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Cooking Thanksgiving day dinner cost under $1.40

by
Thanksgiving Dinner, Falmouth, Maine, USA 2008 By Alcinoe (Own work) [Public domain], via Wikimedia Commons
Thanksgiving Dinner, Falmouth, Maine, USA 2008 By Alcinoe (Own work) [Public domain], via Wikimedia Commons

MADISON, WI (WSAU) -  That big Thanksgiving Day dinner is a better value this year than you might expect.  The food we are eating for Thanksgiving has come down a little in price from last year by about 2.6%. Utilities are telling us the cost of cooking that food is also a good value.

Alliant Energy calculated the energy cost for cooking common Thanksgiving food items. They say a 16 pound turkey roasting for three-and-a-half hours costs 78 cents in an electric oven, or 33 cents in a gas oven. In fact, the entire dinner of turkey, gravy, mashed potatoes, a couple of pies, and dinner rolls cost $1.36 with an electric stove, or 56 cents with a gas stove.

 

There are several tips for saving energy while cooking listed below, courtesy of Alliant Energy.

The average cost for Alliant Energy’s Wisconsin customers to prepare a traditional Thanksgiving dinner using electricity or natural gas is $1.36 and 56 cents, respectively.

Thanksgiving Menu cooking costs:16 lb. stuffed turkey roasted in an oven for 3.5 hours$ 0.78   Electricity Cost$ 0.33   Natural Gas CostLarge pan of mashed potatoes cooked on the stove for 20 minutes$ 0.09   Electricity Cost$ 0.03   Natural Gas CostGiblet gravy cooked on the stove for 10 minutes$ 0.05   Electricity Cost $ 0.01   Natural Gas CostHomemade dinner rolls baked in an oven for 30 minutes$ 0.11   Electricity Cost$ 0.05   Natural Gas CostVegetable casserole baked in an oven for 30 minutes$ 0.11   Electricity Cost$ 0.05   Natural Gas CostTwo pumpkin pies baked in an oven for 1 hour$ 0.22   Electricity Cost$ 0.09   Natural Gas CostTotal Energy Value$ 1.36   Electricity Cost$ 0.56   Natural Gas Cost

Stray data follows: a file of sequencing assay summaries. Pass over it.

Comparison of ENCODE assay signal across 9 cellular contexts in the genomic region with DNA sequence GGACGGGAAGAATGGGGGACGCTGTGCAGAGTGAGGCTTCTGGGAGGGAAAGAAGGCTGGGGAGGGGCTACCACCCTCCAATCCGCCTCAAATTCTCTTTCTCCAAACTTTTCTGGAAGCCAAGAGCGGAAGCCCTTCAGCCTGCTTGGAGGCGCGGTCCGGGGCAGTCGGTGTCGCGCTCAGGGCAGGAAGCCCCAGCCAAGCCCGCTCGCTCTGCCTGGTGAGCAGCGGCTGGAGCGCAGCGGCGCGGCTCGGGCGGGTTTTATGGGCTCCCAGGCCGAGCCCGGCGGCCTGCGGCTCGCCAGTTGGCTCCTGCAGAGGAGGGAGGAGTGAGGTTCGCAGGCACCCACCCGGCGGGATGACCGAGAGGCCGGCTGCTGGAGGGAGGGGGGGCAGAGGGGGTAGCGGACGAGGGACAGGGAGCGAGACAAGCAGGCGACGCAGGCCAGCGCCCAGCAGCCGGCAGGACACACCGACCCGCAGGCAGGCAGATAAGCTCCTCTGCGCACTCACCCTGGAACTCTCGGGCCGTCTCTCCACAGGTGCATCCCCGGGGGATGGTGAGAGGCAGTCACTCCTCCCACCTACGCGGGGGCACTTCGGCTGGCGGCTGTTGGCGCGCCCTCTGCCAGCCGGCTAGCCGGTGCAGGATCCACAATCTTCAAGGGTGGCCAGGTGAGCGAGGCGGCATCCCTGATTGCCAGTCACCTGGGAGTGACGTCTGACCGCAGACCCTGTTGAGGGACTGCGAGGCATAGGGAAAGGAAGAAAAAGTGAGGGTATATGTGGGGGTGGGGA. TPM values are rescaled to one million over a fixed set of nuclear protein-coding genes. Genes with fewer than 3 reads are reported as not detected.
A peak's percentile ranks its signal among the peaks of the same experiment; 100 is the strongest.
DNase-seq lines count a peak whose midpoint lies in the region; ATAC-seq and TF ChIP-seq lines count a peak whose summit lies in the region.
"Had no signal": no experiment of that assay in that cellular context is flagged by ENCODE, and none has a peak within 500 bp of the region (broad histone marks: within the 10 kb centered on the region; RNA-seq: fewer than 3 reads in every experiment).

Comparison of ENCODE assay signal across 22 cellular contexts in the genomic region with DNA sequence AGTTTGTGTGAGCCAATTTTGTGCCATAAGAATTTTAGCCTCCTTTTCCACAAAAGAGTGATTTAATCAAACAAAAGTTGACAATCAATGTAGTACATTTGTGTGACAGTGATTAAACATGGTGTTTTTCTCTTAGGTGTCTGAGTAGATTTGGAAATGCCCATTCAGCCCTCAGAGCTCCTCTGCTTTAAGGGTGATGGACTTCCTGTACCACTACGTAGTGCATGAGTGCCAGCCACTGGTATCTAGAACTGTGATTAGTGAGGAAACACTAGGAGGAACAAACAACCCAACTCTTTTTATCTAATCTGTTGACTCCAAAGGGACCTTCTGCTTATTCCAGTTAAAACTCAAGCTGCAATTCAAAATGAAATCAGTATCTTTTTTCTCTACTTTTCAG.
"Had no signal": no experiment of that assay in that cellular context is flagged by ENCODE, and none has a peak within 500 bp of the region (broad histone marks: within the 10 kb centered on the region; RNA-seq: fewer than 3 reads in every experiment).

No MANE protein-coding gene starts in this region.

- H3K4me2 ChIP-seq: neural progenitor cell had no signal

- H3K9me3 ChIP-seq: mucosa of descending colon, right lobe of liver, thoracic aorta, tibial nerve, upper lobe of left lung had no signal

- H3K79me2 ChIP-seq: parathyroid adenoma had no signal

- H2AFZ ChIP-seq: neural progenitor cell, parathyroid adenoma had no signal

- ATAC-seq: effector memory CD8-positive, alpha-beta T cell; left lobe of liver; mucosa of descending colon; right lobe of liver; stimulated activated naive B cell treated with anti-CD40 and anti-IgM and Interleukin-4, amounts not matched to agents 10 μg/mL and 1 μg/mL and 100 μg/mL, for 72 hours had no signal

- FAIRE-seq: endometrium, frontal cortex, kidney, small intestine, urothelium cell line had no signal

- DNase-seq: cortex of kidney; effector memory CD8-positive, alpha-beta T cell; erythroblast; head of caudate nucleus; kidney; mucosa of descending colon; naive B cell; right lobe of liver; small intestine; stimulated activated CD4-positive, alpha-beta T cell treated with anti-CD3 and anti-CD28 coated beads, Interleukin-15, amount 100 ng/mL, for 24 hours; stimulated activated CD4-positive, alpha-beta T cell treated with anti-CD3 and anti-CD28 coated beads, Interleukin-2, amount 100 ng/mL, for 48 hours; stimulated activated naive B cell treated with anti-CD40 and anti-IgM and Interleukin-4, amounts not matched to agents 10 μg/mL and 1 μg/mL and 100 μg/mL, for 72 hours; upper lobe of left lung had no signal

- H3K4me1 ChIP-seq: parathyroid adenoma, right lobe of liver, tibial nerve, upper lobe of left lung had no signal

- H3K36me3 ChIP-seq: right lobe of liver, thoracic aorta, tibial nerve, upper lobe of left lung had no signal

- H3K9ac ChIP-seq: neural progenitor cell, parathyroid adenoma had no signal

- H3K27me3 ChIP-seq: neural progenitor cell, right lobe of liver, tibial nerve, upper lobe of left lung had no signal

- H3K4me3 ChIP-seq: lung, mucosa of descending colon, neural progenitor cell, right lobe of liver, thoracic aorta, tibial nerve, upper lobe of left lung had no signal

More tips to use for cooking any meal to maximize your energy value:

· Use the “lids-on” approach to stove-top cooking. Tightly fitted lids help keep heat within pots and pans, which permits the use of lower temperature settings and shorter cooking times.

· When cooking on top of your range, match the size of the pan to the heating element. More heat will get to the pan and less will be lost to the surrounding air.

· Coast to the finish: Food keeps cooking even after you turn off the burner. When food is almost ready, turn off the oven or burners and let existing heat finish the cooking for you.

· Always cook on the highest heat until liquid begins to boil. Upon boiling, lower the heat-control setting and allow food to simmer until fully cooked.

· The turkey is traditionally stuffed early in the morning and roasted for hours. Since it's a long, slow cook, there's no need to preheat your oven, even when the recipe suggests it. This also holds true for a holiday ham. In fact, unless you're baking breads or pastries, you may not need to preheat the oven at all.

· When using an electric oven, cook as much of your meal in it at one time as possible. Foods with different cooking temperatures can often be cooked simultaneously – variations of 25 degrees Fahrenheit in either direction still produce good results and save energy.

· Shut the door: Admit it. You like to watch food cook. This Thanksgiving, resist the urge to open the oven door, as doing so will decrease the temperature inside by 25 to 30 degrees. Use your oven light and look through the window instead to keep the oven hot and the kitchen comfortable.

· Use glass or ceramic pans. They heat faster than metal pans, and the cooking temperature may be lowered by 25°F. The benefit is the foods will cook in the same time with less energy.

· Don't overlook the other cooking appliances at Thanksgiving. Fast and efficient microwave ovens use around 50 percent less energy than conventional ovens.

· When cleaning up after dinner, do not use your oven’s self-cleaning cycle unless you have a major cleaning job on your hands. Wipe up minor spills and splatters with a damp cloth.· When using the oven’s self-clean feature, start the cycle right after cooking, while the oven is still hot, or wait until late evening hours when use of electricity is lowest.

· In addition to your stove, your refrigerator and freezer also get a real workout over the holidays. Help your refrigerator and freezer operate efficiently and economically by keeping the doors closed as much as possible so the cold air doesn't escape.

· If all your holiday cooking doesn't heat up your house, your guests will. Turn your thermostat down 3 to 5 degrees — no one will notice the difference.

 

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